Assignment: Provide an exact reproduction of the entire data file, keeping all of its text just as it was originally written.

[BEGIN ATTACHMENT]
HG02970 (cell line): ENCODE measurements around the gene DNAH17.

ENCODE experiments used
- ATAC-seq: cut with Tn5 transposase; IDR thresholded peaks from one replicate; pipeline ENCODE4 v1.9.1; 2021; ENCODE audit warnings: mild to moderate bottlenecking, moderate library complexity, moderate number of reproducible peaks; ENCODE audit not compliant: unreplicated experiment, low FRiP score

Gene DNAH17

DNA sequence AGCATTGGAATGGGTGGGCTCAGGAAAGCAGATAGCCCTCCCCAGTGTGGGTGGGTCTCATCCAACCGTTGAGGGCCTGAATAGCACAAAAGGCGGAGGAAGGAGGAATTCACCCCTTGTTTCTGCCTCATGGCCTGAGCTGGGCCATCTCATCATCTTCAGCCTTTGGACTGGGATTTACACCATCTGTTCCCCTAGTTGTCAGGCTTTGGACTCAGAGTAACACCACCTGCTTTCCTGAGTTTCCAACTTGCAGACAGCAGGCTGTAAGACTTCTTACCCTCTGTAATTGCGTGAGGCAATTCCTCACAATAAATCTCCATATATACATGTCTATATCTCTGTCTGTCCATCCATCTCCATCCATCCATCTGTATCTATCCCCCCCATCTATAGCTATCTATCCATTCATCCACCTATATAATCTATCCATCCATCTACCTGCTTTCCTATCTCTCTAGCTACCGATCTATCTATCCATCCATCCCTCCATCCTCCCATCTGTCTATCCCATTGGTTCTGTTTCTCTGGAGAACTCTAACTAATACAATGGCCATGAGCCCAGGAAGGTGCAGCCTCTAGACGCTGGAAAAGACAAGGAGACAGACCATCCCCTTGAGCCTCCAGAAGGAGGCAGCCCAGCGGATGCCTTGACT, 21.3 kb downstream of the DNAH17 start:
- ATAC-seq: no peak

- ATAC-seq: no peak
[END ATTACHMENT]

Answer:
HG02970 (cell line): ENCODE measurements around the gene DNAH17.

ENCODE experiments used
- ATAC-seq: cut with Tn5 transposase; IDR thresholded peaks from one replicate; pipeline ENCODE4 v1.9.1; 2021; ENCODE audit warnings: mild to moderate bottlenecking, moderate library complexity, moderate number of reproducible peaks; ENCODE audit not compliant: unreplicated experiment, low FRiP score

Gene DNAH17

DNA sequence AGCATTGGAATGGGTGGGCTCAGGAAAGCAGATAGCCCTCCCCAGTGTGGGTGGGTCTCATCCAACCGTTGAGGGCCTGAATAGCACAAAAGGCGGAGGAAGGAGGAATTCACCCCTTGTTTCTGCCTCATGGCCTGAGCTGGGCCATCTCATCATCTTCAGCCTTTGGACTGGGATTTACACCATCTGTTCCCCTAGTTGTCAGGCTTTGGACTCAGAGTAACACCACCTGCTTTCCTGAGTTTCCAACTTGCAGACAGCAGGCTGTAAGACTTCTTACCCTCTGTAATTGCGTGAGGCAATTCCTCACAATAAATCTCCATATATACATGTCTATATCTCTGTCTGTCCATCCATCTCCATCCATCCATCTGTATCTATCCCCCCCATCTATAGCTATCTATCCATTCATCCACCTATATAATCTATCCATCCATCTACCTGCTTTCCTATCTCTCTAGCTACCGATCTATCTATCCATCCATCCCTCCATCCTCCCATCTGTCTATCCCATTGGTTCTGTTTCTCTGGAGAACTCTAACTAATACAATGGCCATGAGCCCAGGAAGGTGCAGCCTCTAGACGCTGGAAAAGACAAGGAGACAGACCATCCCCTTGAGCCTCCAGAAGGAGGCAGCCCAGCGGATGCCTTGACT, 21.3 kb downstream of the DNAH17 start:
- ATAC-seq: no peak

- ATAC-seq: no peak